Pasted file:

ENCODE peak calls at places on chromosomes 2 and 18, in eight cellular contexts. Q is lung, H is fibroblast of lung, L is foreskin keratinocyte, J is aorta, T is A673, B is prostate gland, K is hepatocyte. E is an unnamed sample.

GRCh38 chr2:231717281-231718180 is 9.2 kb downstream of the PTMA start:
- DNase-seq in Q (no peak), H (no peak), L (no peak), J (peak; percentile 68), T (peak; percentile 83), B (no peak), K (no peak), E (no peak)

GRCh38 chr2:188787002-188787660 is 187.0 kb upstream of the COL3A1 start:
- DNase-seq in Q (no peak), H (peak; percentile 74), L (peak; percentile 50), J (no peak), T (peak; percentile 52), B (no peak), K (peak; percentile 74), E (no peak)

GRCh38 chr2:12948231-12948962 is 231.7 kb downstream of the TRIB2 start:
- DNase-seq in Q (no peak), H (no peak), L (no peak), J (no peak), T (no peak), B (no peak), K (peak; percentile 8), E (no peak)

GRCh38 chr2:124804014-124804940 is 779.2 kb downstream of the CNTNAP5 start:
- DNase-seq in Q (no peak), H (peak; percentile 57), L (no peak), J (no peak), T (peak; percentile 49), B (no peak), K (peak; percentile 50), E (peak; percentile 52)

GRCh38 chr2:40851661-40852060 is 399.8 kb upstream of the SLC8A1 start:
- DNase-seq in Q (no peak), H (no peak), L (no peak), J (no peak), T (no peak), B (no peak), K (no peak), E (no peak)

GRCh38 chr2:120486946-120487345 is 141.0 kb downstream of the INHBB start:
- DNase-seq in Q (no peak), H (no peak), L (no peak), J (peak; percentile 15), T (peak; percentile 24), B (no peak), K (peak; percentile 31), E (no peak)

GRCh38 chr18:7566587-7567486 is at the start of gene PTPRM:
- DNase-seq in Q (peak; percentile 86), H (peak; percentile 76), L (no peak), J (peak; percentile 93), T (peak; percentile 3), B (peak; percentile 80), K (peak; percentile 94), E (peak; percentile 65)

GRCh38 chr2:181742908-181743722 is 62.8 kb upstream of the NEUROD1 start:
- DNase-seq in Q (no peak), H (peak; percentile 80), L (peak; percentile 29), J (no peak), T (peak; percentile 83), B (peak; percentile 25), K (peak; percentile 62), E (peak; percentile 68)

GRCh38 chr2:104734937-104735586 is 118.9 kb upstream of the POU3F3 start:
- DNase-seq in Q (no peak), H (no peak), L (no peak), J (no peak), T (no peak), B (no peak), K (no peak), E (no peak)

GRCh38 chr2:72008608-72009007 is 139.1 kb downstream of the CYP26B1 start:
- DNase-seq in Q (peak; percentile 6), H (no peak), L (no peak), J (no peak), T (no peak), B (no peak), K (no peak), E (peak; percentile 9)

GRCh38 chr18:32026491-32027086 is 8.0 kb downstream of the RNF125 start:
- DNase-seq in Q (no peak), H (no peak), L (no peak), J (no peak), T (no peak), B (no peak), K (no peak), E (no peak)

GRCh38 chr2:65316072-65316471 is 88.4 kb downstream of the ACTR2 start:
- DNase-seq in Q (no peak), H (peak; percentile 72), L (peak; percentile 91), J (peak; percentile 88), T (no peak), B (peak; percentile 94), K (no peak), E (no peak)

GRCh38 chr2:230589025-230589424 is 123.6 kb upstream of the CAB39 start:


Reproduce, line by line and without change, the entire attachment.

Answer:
ENCODE peak calls at places on chromosomes 2 and 18, in eight cellular contexts. Q is lung, H is fibroblast of lung, L is foreskin keratinocyte, J is aorta, T is A673, B is prostate gland, K is hepatocyte. E is an unnamed sample.

GRCh38 chr2:231717281-231718180 is 9.2 kb downstream of the PTMA start:
- DNase-seq in Q (no peak), H (no peak), L (no peak), J (peak; percentile 68), T (peak; percentile 83), B (no peak), K (no peak), E (no peak)

GRCh38 chr2:188787002-188787660 is 187.0 kb upstream of the COL3A1 start:
- DNase-seq in Q (no peak), H (peak; percentile 74), L (peak; percentile 50), J (no peak), T (peak; percentile 52), B (no peak), K (peak; percentile 74), E (no peak)

GRCh38 chr2:12948231-12948962 is 231.7 kb downstream of the TRIB2 start:
- DNase-seq in Q (no peak), H (no peak), L (no peak), J (no peak), T (no peak), B (no peak), K (peak; percentile 8), E (no peak)

GRCh38 chr2:124804014-124804940 is 779.2 kb downstream of the CNTNAP5 start:
- DNase-seq in Q (no peak), H (peak; percentile 57), L (no peak), J (no peak), T (peak; percentile 49), B (no peak), K (peak; percentile 50), E (peak; percentile 52)

GRCh38 chr2:40851661-40852060 is 399.8 kb upstream of the SLC8A1 start:
- DNase-seq in Q (no peak), H (no peak), L (no peak), J (no peak), T (no peak), B (no peak), K (no peak), E (no peak)

GRCh38 chr2:120486946-120487345 is 141.0 kb downstream of the INHBB start:
- DNase-seq in Q (no peak), H (no peak), L (no peak), J (peak; percentile 15), T (peak; percentile 24), B (no peak), K (peak; percentile 31), E (no peak)

GRCh38 chr18:7566587-7567486 is at the start of gene PTPRM:
- DNase-seq in Q (peak; percentile 86), H (peak; percentile 76), L (no peak), J (peak; percentile 93), T (peak; percentile 3), B (peak; percentile 80), K (peak; percentile 94), E (peak; percentile 65)

GRCh38 chr2:181742908-181743722 is 62.8 kb upstream of the NEUROD1 start:
- DNase-seq in Q (no peak), H (peak; percentile 80), L (peak; percentile 29), J (no peak), T (peak; percentile 83), B (peak; percentile 25), K (peak; percentile 62), E (peak; percentile 68)

GRCh38 chr2:104734937-104735586 is 118.9 kb upstream of the POU3F3 start:
- DNase-seq in Q (no peak), H (no peak), L (no peak), J (no peak), T (no peak), B (no peak), K (no peak), E (no peak)

GRCh38 chr2:72008608-72009007 is 139.1 kb downstream of the CYP26B1 start:
- DNase-seq in Q (peak; percentile 6), H (no peak), L (no peak), J (no peak), T (no peak), B (no peak), K (no peak), E (peak; percentile 9)

GRCh38 chr18:32026491-32027086 is 8.0 kb downstream of the RNF125 start:
- DNase-seq in Q (no peak), H (no peak), L (no peak), J (no peak), T (no peak), B (no peak), K (no peak), E (no peak)

GRCh38 chr2:65316072-65316471 is 88.4 kb downstream of the ACTR2 start:
- DNase-seq in Q (no peak), H (peak; percentile 72), L (peak; percentile 91), J (peak; percentile 88), T (no peak), B (peak; percentile 94), K (no peak), E (no peak)

GRCh38 chr2:230589025-230589424 is 123.6 kb upstream of the CAB39 start: